Director Sarah Gavron; Writer Abi Morgan; Cinematographer Edu Grau; Starring Carey Mulligan, Helena Bonham Carter, Anne-Marie Duff, Ben Whishaw, Brendan Gleeson; Length 106 minutes.
Seen at Cineworld Wood Green, London, Thursday 22 October 2015.
I really wanted to like this film. It seems like a worthwhile pursuit, recasting the internationally-set counter-terrorist action thriller with a female hero, fighting the good fight against a confluence of terrorism, governmental corruption and capitalist business interests while dealing with the trauma of her own family background. Sofia Black D’Elia in the central role of Mina does decent work limning these various divides, it’s just that she’s not really given much support from the other actors or, more importantly, the script. A lot of the plot contrivances feel fairly perfunctory in order to move the narrative along, and even veteran English actor James Frain seems a bit lost with some of his lines. It doesn’t help either that the villains lack a certain charisma, with the role of Mina’s tormentor/father, an interesting character certainly, succeeding neither at being a vengeful terrorist or a sympathetic freedom fighter. Still, it’s filmed with panache given the presumably low budget involved, and vigorously works through the (over-)familiar setpieces to set up a final confrontation with a female antihero.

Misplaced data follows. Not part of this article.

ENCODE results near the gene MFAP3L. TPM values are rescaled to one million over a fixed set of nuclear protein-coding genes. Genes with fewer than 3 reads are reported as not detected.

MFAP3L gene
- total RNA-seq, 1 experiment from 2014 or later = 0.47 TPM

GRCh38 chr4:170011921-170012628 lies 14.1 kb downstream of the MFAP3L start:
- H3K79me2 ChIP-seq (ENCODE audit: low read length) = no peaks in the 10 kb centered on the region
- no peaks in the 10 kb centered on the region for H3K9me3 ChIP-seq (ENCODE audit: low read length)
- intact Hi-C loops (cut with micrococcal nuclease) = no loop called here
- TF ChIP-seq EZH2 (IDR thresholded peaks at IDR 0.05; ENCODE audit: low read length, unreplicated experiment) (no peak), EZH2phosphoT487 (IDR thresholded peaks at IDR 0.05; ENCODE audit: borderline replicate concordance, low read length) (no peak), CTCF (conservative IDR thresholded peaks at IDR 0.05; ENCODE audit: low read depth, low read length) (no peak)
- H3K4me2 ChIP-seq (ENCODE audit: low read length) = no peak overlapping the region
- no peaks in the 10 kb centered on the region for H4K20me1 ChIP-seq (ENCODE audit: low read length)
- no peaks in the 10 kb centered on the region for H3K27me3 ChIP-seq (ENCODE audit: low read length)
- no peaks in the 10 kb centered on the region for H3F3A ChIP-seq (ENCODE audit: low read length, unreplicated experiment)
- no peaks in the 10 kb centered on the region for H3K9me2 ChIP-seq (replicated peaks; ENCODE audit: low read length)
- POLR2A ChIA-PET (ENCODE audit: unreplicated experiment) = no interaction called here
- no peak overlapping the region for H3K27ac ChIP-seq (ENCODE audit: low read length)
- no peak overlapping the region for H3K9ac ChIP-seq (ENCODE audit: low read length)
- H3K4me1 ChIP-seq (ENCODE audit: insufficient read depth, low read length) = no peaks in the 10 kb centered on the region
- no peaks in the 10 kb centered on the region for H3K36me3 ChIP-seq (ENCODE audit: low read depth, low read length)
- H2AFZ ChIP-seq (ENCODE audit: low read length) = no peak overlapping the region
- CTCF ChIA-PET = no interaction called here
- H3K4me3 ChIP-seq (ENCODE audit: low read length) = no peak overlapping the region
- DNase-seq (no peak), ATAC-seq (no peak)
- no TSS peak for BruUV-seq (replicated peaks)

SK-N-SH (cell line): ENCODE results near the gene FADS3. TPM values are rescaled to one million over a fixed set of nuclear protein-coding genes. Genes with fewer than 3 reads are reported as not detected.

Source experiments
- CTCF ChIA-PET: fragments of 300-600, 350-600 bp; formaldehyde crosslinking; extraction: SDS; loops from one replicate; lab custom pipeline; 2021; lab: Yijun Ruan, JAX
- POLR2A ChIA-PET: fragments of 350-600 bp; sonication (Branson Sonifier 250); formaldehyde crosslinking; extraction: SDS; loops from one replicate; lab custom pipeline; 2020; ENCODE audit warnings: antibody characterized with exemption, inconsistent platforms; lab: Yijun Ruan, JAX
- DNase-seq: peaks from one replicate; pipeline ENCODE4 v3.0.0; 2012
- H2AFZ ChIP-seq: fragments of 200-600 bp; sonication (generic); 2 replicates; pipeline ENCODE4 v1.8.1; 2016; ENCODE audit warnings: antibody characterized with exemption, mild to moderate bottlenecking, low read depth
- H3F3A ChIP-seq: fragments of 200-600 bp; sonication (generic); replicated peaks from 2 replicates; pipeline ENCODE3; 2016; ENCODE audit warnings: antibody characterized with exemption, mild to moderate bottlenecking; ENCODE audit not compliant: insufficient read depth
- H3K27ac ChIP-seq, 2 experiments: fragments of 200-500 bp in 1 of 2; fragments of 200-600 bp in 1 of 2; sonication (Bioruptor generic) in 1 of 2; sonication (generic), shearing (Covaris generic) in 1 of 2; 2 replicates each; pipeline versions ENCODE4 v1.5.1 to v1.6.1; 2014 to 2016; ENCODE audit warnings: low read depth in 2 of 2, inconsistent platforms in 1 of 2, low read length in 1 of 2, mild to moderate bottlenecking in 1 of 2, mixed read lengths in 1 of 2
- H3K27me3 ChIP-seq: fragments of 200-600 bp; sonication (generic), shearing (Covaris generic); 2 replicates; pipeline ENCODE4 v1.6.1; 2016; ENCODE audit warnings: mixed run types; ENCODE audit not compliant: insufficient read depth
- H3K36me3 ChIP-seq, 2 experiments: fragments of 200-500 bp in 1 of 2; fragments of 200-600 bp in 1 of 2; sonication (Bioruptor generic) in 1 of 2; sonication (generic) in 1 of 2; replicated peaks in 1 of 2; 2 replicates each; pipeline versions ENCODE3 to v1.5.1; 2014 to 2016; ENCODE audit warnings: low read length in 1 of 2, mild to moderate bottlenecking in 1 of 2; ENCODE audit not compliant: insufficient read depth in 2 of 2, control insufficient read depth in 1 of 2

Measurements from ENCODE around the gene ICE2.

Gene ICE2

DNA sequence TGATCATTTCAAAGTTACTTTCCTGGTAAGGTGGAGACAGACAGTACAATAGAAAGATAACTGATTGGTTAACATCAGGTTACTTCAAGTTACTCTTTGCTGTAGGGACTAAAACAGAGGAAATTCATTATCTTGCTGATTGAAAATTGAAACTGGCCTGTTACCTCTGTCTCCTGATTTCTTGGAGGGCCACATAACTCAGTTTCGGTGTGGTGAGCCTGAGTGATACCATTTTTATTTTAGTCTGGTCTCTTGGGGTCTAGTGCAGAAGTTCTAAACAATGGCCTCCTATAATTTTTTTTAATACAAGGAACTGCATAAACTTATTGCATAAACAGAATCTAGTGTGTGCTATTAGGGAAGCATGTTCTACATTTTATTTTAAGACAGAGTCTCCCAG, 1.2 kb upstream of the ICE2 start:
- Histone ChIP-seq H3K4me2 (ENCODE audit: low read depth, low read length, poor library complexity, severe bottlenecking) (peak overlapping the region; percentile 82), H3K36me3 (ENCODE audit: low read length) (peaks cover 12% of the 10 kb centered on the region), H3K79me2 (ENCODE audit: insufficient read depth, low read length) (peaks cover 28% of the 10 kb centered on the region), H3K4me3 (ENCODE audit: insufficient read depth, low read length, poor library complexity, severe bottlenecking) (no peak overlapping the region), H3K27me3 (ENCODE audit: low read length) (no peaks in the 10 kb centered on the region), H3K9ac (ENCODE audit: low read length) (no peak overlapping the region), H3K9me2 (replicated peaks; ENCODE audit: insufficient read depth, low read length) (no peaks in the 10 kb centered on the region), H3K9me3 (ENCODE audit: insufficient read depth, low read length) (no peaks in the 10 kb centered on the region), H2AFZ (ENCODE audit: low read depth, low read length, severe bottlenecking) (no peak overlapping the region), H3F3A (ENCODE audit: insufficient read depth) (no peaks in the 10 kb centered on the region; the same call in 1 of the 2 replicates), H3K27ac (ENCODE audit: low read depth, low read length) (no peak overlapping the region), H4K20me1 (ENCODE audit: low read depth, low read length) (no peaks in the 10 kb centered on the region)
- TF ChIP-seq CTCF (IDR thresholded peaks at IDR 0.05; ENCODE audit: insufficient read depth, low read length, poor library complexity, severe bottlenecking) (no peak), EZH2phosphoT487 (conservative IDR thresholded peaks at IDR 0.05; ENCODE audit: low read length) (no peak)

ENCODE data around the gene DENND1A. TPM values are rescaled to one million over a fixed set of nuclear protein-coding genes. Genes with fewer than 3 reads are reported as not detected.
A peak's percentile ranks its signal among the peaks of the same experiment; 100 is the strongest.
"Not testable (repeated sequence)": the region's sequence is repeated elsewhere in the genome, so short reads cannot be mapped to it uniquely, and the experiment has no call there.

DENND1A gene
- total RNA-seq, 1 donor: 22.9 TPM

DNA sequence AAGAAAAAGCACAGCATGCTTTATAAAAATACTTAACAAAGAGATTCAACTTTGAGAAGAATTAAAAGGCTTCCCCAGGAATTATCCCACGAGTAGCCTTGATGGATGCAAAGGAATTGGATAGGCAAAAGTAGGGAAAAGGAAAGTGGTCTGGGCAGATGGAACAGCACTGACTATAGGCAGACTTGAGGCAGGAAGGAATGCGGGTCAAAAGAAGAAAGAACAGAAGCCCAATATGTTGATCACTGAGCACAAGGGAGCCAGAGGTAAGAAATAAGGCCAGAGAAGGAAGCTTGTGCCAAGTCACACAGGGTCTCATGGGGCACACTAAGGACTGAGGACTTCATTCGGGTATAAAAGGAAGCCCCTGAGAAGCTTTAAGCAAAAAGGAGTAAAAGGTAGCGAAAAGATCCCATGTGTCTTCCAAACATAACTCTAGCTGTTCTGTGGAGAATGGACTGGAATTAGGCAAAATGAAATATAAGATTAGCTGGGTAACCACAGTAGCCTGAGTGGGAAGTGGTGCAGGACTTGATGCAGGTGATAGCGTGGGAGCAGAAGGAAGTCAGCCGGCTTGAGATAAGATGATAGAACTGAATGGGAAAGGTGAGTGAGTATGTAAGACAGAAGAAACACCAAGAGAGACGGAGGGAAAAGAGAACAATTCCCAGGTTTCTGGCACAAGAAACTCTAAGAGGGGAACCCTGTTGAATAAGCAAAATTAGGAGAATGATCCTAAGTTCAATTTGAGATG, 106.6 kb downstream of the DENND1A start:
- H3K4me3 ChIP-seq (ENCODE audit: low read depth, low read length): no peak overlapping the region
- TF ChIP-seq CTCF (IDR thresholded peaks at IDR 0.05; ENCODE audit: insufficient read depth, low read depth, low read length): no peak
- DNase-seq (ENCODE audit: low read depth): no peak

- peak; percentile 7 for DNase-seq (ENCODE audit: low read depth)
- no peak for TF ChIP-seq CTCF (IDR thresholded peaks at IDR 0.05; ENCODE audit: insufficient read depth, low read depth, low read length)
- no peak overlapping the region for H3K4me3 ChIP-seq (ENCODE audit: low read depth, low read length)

Director Vicky Jewson; Writers Ben Hervey [as “Alan Heartfield”], Jewson and Rupert Whitaker; Cinematographer Malte Rosenfeld; Starring Sofia Black D’Elia, James Frain; Length 109 minutes.
Seen at home (DVD), London, Tuesday 4 August 2015.